I love a good minimalist puzzler, and Lines doesn’t disappoint. To be fair, this isn’t new news. Gamious released this delightfully tranquil game about racing colourful lines a couple of years back on mobile. Now it’s made its way to Steam, with 250 levels, a Workshop-integrated editor, and full Twitch support.
Lines is a game all about painting…well…lines. Except that you don’t really paint the lines themselves, you simply click to drop a little dot onto a picture, and then it automatically scoots off along the outline until the picture is complete. The trouble is that there are other dots doing the same thing, and the aim of the game is to cover more of the picture or pattern than the other AI players.
It’s a gloriously simple premise, but not a particularly taxing one. This isn’t a game about bashing your head against increasingly difficult conundrums until you find your eureka moment. Instead, Lines is more of a zen experience, gently stimulating the brain, and adding in little plinky-plonky piano trills as the different lines meet one another. Succeed at the level, and this little musical flurry will end in a major chord. Fail, and you’ll be greeted with a slightly despondent minor. But there are no load times, and dot placement is randomised, so no replays are ever the same.
It’s easy to while away quite a bit of time playing Lines. I found myself drifting into something of a meditative reverie, even more so than when I was playing on mobile. With the latter, I often found myself playing while watching Netflix, or in shorter bursts. On PC, it’s quite easy to lose an hour or two.
It helps that there are multiple game modes. Complete the first ten levels, and you’ll unlock new kinds of puzzles that have you erasing enemy dots to strategically allow you to advance, snipping sections of the level outlines to cut off AI lines, and adding to the outlines themselves to allow for shortcuts and additional spaces to colour in. Finally, you’ll unlock a blend of all of the introduced mechanisms, with levels that challenge you to deploy dots, cuts, new outlines, and the powers of erasure in a set sequence.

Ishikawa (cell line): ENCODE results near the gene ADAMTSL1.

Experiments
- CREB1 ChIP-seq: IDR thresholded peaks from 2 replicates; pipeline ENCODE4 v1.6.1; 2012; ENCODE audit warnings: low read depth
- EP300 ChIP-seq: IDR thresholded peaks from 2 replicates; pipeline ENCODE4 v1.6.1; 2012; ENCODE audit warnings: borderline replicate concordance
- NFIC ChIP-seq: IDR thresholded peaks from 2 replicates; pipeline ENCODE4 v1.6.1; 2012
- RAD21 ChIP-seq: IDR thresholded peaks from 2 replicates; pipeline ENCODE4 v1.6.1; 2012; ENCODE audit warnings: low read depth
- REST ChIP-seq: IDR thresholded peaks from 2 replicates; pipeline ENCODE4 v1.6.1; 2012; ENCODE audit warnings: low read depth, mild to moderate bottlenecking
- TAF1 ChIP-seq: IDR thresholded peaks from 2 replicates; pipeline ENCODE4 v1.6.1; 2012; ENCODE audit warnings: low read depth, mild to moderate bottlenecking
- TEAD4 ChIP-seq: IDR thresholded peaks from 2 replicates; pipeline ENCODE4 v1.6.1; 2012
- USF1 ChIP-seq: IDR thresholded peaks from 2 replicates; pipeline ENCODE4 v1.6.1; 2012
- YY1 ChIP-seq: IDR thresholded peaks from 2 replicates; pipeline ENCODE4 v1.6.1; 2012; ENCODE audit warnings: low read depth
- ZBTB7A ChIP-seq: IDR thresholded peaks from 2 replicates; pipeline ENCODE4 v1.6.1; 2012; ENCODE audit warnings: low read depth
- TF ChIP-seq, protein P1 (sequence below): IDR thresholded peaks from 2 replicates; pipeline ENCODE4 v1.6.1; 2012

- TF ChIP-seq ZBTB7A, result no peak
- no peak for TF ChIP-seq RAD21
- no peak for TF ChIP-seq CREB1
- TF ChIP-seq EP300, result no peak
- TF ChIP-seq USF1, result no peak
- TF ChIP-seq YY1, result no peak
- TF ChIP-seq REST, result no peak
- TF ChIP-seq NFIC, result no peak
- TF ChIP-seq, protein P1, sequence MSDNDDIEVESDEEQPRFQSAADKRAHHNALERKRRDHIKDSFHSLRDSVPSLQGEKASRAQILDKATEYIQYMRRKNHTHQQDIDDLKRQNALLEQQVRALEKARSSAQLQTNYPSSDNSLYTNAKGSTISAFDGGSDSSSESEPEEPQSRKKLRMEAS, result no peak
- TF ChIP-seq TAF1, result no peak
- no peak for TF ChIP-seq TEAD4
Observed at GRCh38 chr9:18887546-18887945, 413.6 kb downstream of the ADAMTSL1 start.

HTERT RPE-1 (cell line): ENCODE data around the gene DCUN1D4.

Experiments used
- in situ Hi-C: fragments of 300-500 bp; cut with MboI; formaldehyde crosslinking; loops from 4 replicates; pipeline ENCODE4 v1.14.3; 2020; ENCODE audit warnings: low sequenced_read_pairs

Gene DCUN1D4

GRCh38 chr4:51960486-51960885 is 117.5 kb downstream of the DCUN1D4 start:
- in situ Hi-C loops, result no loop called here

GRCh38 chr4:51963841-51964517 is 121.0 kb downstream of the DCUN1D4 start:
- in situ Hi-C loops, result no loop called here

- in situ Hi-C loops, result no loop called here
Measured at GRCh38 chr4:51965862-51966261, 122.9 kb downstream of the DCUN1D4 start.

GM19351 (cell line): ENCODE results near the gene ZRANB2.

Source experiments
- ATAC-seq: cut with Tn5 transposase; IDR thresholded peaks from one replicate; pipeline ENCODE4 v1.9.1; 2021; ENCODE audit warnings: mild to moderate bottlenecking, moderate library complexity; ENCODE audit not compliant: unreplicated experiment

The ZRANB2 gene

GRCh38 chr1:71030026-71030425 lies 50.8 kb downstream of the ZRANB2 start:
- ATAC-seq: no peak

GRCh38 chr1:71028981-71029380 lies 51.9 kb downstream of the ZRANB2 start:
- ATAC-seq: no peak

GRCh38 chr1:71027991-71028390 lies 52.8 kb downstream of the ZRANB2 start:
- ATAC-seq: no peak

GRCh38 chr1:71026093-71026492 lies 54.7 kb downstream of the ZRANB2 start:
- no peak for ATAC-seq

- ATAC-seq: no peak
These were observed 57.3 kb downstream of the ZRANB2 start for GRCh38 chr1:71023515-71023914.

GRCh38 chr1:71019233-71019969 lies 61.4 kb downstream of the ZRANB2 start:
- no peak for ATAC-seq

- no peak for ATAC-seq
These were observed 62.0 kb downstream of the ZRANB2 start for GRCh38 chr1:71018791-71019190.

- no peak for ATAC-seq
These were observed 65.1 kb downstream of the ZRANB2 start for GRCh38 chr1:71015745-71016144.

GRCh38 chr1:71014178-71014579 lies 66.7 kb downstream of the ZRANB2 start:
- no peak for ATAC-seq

It’s all very tranquil and calming, helped by some inventive level design that ranges from parquet flooring to the outline of the Sydney Opera House and Gamious’ own company logo. If there is a gripe, it’s that the game’s Bronze, Silver, and Gold ranks are only earned by replaying levels and achieving a certain number of consecutive wins. Even with random dot generation making every replay of a level different, in reality the winning strategies on a level remain broadly the same. Gunning for Gold requires ten consecutive wins on the same level, by which time you’re absolutely sick of looking at the thing.
That is a problem mitigated somewhat by the level editor, and Steam Workshop integration. As it stands currently, there is not a huge amount of user content yet, but as people get involved, hopefully we’ll see some cool creations. As you can see in the video, I attempted to create a level based on myself…with mixed results. One obstacle is that the editor itself is not terribly intuitive at first. It’s not immediately clear that you need to place nodes and then draw lines between them, but once you’ve gotten over that little hurdle, it’s actually super easy to start crafting levels. You can determine what kind of tools are at the player’s disposal, how many dots the level begins with, and so on.
The other thing that Gamious are touting strongly with this PC release is the full Twitch integration. Once you’ve completed all of the necessary setup requirements, and you go live, your viewers will be able to vote in real time on where you should place your dots. Each level will get broken down into a grid, and Twitch viewers can type little commands in the chat identifying their preference. If you win the level, those who voted for the winning grid reference get a point. If you lose, they lose a point. First to ten points wins. It’s a really nice way to foster some interaction and make a game that might not be the most exciting proposition for a livestream come alive in a completely different way. This sort of thing is perfect for chillout streams, and broadcasts where everyone’s just looking to have a whole bunch of interactive fun, and kudos to Gamious for thinking outside of the box in this regard.
Ultimately, Lines is a great little pickup for under £4. If you like your gentle, innovative puzzlers, and I absolutely do, it’s well worth a look. The only thing to really consider is what platform you should get it on. I have to say, there’s something really nice about kicking back on the couch with this on mobile, but I found it to be more relaxing on PC, and if you’re a streamer, the Twitch integration really makes the PC version a no-brainer.
Like all of the best minimalist puzzle games, Lines is a brilliant exploration of a single, simple concept. It's a wonderfully relaxing game, and although it has arrived perhaps a little late on PC, it's to be hoped that the Steam community takes to it, and streamers make use of Lines' well-worked Twitch integration.